What You Should Know:
- Motif Neurotech, a neurotechnology company developing minimally invasive bioelectronics for mental health, announced new research published to the preprint server medrxiv that demonstrates a millimeter-sized brain stimulator in a human subject.
- The study was a collaboration with researchers at Rice University, Baylor College of Medicine, and UTHealth Houston.
Broadening the Horizons of Minimally Imvasive Bioelectronics in Neural Science
The procedure took place at Baylor St Luke’s Medical Center. In intraoperative studies, the team showed that their miniature implants could safely and effectively stimulate the human brain without contacting the brain surface. They further showed their implants provided safe and effective brain stimulation in large animal studies lasting over 30 days.
Motif is developing a miniature brain pacemaker that is designed to precisely stimulate the brain to restore healthy circuit activity to treat mental health disorders. Insertable in a 20-minute out-patient procedure, the pea-sized implant is designed to deliver at-home therapy and should have minimal side effects compared to drugs. The company’s lead product is for treatment-resistant depression (TRD), a form of major depressive disorder (MDD).
“Motif’s minimally-invasive neuromodulation device is designed to be implanted in a simple outpatient procedure,” said Motif Neurotech Co-Founder and neurosurgeon Sameer Sheth, M.D., Ph.D, Professor of Neurosurgery, Baylor College of Medicine. “This tiny device, which cannot be seen once implanted, provides at-home stimulation that engages brain networks known to treat depression. This is the same brain area activated by transcranial magnetic stimulation (TMS), which is proven to treat TRD but requires frequent clinic visits and usually only provides temporary relief. This new at-home based therapy has the potential to revolutionize the treatment options for patients with depression.”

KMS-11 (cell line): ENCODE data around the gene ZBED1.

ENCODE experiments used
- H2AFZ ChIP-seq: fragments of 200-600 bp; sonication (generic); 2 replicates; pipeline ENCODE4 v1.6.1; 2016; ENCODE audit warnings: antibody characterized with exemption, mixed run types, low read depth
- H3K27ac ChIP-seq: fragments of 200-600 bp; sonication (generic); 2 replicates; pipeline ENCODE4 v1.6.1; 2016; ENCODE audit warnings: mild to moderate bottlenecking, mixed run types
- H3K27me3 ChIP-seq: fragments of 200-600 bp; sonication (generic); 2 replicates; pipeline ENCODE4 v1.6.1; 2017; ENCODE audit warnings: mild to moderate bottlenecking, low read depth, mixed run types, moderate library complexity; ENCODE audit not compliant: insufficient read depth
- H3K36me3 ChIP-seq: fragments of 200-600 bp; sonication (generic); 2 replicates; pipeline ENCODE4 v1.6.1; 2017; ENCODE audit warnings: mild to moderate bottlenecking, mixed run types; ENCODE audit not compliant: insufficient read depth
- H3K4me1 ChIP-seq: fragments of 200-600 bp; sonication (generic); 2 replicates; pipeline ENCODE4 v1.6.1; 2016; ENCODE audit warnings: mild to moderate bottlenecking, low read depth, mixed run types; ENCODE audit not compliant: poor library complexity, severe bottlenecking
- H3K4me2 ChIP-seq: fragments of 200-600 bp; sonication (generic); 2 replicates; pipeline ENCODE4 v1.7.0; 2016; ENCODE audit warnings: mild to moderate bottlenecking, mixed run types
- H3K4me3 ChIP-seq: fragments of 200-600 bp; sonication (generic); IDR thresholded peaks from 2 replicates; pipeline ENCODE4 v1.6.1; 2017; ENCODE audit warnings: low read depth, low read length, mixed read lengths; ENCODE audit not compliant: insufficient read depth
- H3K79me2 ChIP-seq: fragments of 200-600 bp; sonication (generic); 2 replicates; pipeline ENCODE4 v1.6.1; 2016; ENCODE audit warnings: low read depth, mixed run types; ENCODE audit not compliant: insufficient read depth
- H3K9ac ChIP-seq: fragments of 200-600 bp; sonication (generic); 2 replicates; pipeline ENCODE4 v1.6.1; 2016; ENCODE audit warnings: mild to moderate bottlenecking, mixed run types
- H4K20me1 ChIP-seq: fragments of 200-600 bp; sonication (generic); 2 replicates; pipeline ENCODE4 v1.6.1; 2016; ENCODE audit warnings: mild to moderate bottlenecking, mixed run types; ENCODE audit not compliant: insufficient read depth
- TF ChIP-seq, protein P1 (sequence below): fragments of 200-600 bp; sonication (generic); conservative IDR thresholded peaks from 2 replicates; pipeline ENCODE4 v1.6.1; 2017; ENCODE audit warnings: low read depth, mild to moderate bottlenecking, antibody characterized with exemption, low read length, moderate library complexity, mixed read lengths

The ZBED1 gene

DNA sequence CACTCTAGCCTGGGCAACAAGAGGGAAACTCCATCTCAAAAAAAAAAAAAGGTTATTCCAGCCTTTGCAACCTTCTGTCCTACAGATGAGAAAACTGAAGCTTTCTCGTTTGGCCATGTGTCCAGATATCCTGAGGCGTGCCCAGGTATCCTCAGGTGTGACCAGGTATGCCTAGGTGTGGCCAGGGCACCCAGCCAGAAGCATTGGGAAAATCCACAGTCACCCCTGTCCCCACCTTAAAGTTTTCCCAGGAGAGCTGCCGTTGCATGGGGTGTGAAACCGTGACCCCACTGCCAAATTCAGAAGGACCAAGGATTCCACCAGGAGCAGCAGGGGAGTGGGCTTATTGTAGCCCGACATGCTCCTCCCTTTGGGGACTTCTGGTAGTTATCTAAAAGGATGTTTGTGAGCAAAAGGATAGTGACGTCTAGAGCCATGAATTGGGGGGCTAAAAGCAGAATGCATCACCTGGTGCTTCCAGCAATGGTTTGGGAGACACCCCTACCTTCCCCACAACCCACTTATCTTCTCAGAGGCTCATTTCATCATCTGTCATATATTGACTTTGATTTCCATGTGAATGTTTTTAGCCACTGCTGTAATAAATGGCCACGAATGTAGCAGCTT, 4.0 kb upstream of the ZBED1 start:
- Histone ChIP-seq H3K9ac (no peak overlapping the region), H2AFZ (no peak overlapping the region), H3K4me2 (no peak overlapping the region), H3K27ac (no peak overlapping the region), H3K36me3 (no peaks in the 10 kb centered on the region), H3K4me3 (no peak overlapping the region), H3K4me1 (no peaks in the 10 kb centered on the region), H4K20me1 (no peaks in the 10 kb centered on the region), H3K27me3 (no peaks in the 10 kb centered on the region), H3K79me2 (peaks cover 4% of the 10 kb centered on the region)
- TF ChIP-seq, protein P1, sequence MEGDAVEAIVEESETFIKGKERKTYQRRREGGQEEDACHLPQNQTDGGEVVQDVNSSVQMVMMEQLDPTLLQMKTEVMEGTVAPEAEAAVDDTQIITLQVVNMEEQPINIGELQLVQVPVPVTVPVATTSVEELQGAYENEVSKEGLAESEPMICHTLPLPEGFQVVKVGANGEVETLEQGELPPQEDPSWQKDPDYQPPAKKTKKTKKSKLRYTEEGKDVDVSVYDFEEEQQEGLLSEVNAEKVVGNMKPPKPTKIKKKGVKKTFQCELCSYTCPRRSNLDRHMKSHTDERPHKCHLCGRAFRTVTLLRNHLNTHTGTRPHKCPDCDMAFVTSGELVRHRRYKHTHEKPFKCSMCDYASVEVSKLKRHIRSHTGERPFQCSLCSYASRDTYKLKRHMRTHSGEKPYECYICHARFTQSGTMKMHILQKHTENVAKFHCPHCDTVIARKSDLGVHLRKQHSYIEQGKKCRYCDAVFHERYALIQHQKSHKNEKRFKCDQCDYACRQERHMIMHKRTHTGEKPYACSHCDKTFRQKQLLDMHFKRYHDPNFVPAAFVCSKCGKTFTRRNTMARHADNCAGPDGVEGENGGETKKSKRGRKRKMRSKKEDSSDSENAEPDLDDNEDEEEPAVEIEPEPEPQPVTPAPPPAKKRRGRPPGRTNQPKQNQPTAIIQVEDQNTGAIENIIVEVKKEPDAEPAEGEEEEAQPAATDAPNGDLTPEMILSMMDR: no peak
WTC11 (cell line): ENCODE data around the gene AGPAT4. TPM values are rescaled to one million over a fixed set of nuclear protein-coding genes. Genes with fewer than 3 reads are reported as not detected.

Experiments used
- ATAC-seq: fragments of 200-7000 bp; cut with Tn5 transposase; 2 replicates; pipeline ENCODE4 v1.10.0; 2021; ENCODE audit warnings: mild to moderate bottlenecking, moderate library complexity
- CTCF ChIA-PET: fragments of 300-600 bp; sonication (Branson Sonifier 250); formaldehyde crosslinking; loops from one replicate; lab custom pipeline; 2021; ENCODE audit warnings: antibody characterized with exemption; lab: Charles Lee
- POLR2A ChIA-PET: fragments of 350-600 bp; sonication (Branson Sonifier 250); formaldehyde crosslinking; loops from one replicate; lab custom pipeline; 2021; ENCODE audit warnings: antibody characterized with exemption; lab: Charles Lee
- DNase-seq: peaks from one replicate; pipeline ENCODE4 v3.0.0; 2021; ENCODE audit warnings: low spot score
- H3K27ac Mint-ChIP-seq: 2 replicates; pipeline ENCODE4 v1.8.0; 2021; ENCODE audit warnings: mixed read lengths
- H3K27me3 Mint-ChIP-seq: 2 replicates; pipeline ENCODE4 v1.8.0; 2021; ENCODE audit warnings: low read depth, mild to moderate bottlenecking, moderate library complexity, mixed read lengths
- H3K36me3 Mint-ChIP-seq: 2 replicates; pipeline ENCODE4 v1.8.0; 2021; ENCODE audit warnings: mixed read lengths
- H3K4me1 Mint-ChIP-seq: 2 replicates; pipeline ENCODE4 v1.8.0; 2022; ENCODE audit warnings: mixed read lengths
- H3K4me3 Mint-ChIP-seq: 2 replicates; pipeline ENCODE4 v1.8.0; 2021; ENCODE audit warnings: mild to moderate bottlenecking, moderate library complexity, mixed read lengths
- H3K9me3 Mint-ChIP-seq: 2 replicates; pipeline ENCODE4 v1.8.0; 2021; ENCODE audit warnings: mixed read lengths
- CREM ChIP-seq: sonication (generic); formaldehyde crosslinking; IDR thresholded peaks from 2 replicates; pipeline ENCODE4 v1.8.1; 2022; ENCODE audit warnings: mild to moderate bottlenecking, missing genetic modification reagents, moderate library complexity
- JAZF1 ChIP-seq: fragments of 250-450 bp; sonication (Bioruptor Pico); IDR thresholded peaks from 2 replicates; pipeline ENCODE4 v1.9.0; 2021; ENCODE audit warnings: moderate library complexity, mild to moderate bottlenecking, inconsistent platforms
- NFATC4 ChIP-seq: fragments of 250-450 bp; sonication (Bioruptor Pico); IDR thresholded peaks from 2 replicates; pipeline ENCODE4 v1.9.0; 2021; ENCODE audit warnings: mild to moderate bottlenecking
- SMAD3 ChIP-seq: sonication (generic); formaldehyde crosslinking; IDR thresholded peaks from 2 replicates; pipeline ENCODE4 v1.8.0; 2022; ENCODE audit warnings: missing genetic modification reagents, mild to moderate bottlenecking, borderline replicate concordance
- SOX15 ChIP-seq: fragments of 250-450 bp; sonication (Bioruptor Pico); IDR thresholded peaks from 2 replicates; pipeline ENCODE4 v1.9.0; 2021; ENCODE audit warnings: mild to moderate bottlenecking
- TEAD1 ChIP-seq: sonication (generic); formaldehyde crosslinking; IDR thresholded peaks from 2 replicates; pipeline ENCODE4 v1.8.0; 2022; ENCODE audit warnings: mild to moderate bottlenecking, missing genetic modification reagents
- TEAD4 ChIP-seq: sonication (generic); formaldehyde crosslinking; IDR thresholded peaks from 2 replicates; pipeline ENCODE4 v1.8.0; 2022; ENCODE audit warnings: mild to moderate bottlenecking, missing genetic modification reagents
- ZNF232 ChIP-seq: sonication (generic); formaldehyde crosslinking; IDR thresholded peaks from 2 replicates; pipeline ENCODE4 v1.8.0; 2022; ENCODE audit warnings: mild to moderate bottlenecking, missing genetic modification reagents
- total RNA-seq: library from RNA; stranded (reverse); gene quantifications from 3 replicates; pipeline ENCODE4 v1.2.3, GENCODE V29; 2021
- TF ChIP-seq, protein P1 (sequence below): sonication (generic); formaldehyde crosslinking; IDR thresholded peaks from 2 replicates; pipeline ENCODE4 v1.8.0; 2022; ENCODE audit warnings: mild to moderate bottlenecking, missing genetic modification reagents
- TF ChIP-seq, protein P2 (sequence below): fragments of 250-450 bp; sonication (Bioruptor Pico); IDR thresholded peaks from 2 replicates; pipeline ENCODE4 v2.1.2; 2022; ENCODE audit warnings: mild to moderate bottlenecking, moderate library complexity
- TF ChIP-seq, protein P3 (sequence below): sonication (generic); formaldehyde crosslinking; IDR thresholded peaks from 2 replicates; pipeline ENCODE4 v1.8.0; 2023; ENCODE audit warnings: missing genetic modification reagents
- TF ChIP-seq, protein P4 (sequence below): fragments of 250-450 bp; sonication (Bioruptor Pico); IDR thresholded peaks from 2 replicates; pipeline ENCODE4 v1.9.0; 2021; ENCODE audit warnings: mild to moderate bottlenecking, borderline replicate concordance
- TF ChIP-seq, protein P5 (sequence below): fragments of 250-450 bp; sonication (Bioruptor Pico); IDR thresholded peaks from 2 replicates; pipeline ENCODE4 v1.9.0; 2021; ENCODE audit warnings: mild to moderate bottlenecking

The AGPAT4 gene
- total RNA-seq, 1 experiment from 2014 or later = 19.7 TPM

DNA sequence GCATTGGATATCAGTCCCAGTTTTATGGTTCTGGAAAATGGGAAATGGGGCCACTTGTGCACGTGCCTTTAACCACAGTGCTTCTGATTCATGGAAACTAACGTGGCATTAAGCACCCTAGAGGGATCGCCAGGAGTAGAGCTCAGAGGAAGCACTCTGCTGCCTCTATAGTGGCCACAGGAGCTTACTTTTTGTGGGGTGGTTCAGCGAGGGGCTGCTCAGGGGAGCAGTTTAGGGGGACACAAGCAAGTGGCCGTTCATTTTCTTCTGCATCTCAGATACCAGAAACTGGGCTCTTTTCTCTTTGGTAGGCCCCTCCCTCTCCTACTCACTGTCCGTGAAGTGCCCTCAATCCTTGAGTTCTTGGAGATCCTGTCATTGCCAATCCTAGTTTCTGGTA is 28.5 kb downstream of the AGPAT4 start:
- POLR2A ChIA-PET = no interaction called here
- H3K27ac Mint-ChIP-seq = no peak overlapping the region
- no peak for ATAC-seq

Traditional neuromodulation systems have limitations due to their reliance on implantable pulse generators with built-in batteries and wired leads, leading to various potential points of failure such as lead fractures, migration, and battery failure. Current clinical literature shows stimulation of the prefrontal cortex is effective for TRD without the side effects of antidepressant drugs. Existing brain stimulation treatments like TMS are expensive and challenging to access, with daily treatments required for six weeks and high rates of relapse following treatment. Up to a third of individuals diagnosed with MDD – approximately 2.8 million Americans each year – do not respond even after trying two or more different antidepressant drugs, resulting in TRD or difficult-to-treat depression. With each failed treatment, the chance of experiencing a decrease in symptoms drops. By the fourth failed treatment, as many as 83% of patients will relapse. TRD costs the healthcare system a total annual burden of $43.8 billion.